I know, I know- it’s not the responsibility of a professional football team to teach our children honesty and integrity, it’s ours, their parents. I agree completely. My sons and daughters will learn healthy behavior (integrity, honesty, character, morality, etc) from me, and my wife, first and foremost. That’s the way it should be. But pro athletes and their coaches are the heroes of so many young girls and boys. Stanley Wilson was mine when I was 12.

He paid for breaking the rules and it taught me a powerful message. If you violate rules that are clearly spelled out, you face the consequence of that violation, no questions asked. It was Wilson’s third strike. He was out! By the way, this is New England’s second big strike. They need to be out! If for nothing else, our children need to see that cheating is wrong and there are major consequences if you’re caught doing so.

I realize there’s nothing a post like this can do to change the National Football League or it’s officials. That’s reality. But one thing it can do is motivate you and I as the parents of our children, to model appropriate behavior before our children. And, it gives us a teaching opportunity with our children, regardless of the outcome of “Deflategate”: Cheating is wrong!

This event, and so many like it in our world, are having a negative impact on our children. May you and I be the positive voice they hear through all of the noise and chaos.

Question: What do you think about the controversy surrounding New England? You can leave a comment by clicking here.

 

 

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  • Here’s the mistake you make here . . . you’re assuming that underinflated balls were the result of a deliberate attempt to cheat. That is one explanation, but has not been proven at this point.

    And, no, I’m not a big Patriots fan. I’m just an objective observer.

    • Joey, thanks for your comment bro! You are right- I am assuming. But, my assumption is not without a reason. Fact is, they’ve cheated before. Another fact is that it just so happens that it’s 11 of 12 New England game balls and none of Indy’s (who’s game balls were out in the same climate). I admit- I am assuming they’ve done something wrong here because there’s too much history behind them. Add in the odd press conferences and you’ve got a lot of suspicion that holds weight. My biggest concern (the reason I wrote the post) was for our children and what they are witnessing. If NE is found guilty of this, and if they only get a slap on the wrist, such as losing top draft picks (which does nothing to punish a team that has built their success from 4th, 5th and 6th round talent), or being fined (bid deal for a multi-million dollar franchise), it will communicate a deep message to our kids that you can cheat and get away with it. Guilty or not, this team has displayed such a lack of integrity and character that any young boy or girl looking up to any of them (players or coaches), is following a poor example.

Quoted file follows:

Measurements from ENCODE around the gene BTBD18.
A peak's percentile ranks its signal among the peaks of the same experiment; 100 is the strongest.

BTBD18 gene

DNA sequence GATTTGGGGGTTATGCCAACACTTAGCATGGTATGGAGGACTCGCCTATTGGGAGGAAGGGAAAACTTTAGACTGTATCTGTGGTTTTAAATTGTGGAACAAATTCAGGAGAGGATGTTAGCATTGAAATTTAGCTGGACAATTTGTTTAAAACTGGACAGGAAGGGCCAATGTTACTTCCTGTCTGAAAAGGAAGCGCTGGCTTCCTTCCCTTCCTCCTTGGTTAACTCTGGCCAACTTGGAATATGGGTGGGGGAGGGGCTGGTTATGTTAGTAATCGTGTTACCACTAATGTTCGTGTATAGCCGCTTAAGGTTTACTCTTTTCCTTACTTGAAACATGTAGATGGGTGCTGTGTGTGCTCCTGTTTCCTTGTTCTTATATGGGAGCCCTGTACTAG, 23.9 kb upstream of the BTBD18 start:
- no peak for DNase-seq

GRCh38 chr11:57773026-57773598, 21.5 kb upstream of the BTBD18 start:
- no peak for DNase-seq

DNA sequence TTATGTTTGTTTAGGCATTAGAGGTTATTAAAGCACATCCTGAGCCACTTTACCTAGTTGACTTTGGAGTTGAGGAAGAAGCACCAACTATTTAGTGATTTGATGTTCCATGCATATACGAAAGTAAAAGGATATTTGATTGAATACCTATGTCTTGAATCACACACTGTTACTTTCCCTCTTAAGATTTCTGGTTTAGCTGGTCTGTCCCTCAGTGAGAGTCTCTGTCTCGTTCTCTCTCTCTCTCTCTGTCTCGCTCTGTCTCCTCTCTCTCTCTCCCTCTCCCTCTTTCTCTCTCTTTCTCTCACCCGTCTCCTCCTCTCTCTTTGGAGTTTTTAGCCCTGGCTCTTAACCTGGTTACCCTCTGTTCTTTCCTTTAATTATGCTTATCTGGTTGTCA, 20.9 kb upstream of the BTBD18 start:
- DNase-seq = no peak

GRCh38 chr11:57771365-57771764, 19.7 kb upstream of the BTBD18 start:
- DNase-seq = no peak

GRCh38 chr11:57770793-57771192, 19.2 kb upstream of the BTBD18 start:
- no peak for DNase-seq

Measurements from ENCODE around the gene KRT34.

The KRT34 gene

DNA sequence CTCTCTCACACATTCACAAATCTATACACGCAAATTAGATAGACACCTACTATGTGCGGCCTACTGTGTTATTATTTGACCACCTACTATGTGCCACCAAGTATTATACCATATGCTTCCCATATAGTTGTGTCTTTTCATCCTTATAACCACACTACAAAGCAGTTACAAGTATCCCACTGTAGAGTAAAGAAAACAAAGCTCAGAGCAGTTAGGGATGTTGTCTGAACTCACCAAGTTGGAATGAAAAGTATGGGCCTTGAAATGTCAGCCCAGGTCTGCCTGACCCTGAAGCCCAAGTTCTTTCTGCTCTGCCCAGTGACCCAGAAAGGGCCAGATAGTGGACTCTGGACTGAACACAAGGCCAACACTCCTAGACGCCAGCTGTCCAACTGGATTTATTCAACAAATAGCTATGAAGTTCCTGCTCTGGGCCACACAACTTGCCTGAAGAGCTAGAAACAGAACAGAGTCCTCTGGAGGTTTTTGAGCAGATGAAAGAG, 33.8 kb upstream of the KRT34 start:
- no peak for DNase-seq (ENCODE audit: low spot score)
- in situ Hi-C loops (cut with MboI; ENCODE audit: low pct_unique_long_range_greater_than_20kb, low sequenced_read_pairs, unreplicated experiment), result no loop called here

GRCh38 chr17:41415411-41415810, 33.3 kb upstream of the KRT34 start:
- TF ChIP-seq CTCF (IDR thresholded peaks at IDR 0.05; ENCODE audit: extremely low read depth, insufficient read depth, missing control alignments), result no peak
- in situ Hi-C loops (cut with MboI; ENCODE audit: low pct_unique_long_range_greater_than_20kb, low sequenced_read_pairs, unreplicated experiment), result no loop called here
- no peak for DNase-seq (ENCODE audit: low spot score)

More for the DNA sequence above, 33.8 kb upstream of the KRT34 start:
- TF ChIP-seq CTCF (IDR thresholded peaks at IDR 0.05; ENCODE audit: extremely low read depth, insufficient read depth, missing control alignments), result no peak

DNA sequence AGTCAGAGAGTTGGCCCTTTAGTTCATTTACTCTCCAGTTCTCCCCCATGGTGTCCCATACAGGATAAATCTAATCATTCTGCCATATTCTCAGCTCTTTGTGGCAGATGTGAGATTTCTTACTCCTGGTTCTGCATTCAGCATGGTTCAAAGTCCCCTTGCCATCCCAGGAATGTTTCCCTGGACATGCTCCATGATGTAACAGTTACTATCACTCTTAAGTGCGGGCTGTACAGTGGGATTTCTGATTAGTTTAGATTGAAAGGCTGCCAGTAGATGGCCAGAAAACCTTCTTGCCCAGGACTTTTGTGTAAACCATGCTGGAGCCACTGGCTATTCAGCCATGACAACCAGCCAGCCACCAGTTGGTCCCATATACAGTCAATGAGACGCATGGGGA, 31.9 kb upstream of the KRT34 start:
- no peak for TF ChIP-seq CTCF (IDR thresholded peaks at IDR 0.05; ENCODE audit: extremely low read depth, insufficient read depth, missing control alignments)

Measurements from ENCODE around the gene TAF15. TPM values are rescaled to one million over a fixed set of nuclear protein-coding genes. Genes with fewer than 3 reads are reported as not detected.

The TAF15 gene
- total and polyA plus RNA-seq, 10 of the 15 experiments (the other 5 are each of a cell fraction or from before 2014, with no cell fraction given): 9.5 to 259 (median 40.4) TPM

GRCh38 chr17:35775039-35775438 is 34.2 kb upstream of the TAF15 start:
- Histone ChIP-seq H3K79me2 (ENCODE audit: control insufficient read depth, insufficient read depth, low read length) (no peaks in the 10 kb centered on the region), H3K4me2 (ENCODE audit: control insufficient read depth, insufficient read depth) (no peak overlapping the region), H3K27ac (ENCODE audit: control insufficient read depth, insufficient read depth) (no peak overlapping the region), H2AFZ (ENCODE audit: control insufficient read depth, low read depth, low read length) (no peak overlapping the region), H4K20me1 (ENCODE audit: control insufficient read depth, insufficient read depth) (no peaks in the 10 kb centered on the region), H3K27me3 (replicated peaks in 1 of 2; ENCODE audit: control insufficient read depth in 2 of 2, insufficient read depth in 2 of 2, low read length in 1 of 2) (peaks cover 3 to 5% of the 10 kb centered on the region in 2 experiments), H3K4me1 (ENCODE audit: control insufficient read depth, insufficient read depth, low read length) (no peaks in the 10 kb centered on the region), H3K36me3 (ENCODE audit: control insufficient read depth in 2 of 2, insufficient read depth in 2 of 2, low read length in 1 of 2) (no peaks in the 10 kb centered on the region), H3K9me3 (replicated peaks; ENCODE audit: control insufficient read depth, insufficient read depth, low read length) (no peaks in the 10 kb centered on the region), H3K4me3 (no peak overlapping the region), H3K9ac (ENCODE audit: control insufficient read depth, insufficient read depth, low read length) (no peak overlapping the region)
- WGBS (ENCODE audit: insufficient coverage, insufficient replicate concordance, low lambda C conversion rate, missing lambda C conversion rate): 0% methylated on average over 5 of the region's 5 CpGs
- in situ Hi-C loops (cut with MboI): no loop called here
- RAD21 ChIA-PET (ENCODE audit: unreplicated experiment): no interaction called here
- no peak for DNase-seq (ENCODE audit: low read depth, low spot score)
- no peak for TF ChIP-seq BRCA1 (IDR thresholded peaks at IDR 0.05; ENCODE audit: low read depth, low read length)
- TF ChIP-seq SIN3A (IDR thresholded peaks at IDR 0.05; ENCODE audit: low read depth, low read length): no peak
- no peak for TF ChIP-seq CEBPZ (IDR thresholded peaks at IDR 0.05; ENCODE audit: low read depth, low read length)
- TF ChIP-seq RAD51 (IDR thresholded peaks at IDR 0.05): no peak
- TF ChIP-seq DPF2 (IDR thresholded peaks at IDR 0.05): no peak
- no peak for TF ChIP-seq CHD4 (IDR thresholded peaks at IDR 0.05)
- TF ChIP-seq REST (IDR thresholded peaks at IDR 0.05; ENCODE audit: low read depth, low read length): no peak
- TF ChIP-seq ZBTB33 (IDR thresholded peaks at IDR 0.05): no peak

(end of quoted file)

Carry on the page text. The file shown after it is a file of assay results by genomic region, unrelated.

I’m glad to hear you’re not a big Pats fan. Makes this Indy guy happy.. 🙂 :-). Thank for the discussion and your perspective. ~ M

      • You know, I guess it’s the scientist in me who wonders if the conditions (as far as how the balls were inflated, checked, and then utilized in the first half) were robust and repeatable. They NFL will have a hard time proving that, I think. But even if they do, all these allegations are thrown out before that has been proven.

        And I’m sorry to say, but I laugh when people talk about how big of cheaters the Patriots are, when the only other instance was something that happened more than 7 years ago. It really does look like “sour grapes.” And as a parent and a former football coach, it irks me when a losing team (including some I’ve been a part of) complains about rampant “cheating” without any proof.

        Why? Because just as I want my sons (or players) to see consequences for cheating, I also want them to learn to move on and not incessantly complain, especially without reason.

  • Rita Ford

    I agree with your observations, Mike. Yesterday I retweeted this article to my followers: CNN: Throw the Patriots out of the Super Bowl http://cnn.it/1yZxkvl

    • Rita, thanks for the comment. I’ve read a few articles just like this. My hope is for a fair and just punishment, for the sake of our children who are watching all of this!